Dec 06 2023

5 Questions Schools Should Ask Before Selecting a Cloud Security Platform

As more schools turn to cloud-based collaboration platforms, here’s what they should know about selecting specialized security add-ons.

Schools are rapidly shifting from on-premises tools to cloud-hosted platforms such as Google Workspace for Education and Microsoft 365 that take collaboration to the next level. However, moving to the cloud doesn’t absolve K–12 IT staff from the responsibility of securing their cloud-based properties. Detecting breaches, data leakage and other threats in the cloud is becoming a basic requirement for district IT admins. Here’s how cloud security add-ons can help.

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1. Can we Use the Security Tools That Come with Our Cloud Platform?

Breach detection and data leakage are two types of security challenges that aren’t easily managed by standard cloud platform tools. For example, built-in data leak protection tools are often configured to recognize things like credit card and bank account numbers; K–12 tools can add specific requirements, such as detecting mentions of self-harm or inappropriate images and language.

Built-in tools may also assume that users have multifactor authentication, but that is not the case in every K–12 environment.

RELATED: Learn how cloud access security brokers protect student data in the cloud.

2. Why Do We Need This Type of Security Now?

It’s true that early adopters of online collaboration tools may not have seen a need for extensive security analysis tools, and were perfectly happy with the outcome. But with today’s changing security environment, more demanding school boards, and more open and accessible internet-connected tools, schools should revisit that decision.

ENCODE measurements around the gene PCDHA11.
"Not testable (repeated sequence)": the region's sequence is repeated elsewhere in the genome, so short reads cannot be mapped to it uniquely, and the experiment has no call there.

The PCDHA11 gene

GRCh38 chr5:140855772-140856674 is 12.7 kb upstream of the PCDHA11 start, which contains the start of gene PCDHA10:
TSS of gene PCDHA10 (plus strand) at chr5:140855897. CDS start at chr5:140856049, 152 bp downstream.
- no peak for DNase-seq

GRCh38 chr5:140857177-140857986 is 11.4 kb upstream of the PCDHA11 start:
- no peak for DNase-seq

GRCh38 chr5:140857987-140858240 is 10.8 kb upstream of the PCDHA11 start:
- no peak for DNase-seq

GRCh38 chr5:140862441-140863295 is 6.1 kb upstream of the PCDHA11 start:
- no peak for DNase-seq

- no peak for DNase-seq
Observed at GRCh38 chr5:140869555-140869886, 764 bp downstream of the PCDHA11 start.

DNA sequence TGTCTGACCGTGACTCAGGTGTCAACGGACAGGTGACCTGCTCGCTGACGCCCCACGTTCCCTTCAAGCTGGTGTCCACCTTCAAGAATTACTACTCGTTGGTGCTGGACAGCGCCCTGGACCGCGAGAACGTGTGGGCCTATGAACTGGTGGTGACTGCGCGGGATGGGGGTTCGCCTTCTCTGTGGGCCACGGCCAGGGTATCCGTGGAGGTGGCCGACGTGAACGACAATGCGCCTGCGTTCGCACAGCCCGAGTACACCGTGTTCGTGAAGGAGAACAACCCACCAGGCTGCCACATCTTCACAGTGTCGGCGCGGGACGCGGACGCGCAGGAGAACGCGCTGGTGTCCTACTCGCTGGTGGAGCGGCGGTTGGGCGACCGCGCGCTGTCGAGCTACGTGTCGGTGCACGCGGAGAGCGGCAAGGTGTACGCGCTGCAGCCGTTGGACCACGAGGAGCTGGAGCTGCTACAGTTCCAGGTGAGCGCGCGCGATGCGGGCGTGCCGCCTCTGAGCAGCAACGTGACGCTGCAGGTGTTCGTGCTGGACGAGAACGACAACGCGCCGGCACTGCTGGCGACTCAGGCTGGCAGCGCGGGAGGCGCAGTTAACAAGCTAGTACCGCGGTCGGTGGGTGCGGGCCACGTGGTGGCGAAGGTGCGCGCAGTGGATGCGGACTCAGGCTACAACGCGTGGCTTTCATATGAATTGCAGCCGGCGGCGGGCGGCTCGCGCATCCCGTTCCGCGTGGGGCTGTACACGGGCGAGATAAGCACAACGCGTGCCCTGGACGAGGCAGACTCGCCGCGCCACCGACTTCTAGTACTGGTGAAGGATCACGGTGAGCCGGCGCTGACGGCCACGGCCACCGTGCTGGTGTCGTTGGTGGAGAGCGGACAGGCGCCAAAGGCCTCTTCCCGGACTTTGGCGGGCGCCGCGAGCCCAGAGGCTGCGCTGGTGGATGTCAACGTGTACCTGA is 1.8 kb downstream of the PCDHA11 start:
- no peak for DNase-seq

3. Can We Use the Same Tools We Have for On-Premises Security?

In some cases, on-premises security tools, such as security information and event management and data loss prevention toolkits, may extend to cloud-based collaboration platforms. But this could be a difficult integration in a K–12 environment with resource and budget constraints.

Once a district has shifted most of its applications to cloud-based services, maintaining on-premises tools linked to a cloud platform will be a long-term maintenance liability.

Even with a substantial investment in on-premises tools, the switch to cloud computing may be a good time to shift security monitoring to the cloud as well.

Obviously, this will depend on how the mix of cloud and on-premises tools changes over time, but the more tools that move to the cloud, the greater the win from removing on-premises data center services.

4. How Do These Tools Protect Our Collaboration Platforms?

Add-on K–12 cloud security platforms make extensive use of the application programming interfaces that Microsoft and Google provide. APIs let them scan conversations, shared drives and emails, and control and monitor administrative tasks. The tools can also dive deep into the logging and reporting that the platforms use and help with administrative tasks, such as user provisioning and workflow management — again, focused on K–12 needs rather than enterprise capabilities.

DIG DEEPER: Here’s how Google creates a more secure workspace for teachers and students.

5. What is the Future of Cloud Collaboration Platforms for K–12?

This emerging market niche now has several vendors and a variety of approaches. Software suppliers from the network security, data leak protection, vulnerability management and SIEM marketplaces are all exploring how to meet K–12 needs by adding to existing toolkits. K–12 IT teams looking to protect their cloud-based collaboration tools should cast a wide net in researching products.

Getty Images: studio023, Natalia Boyko
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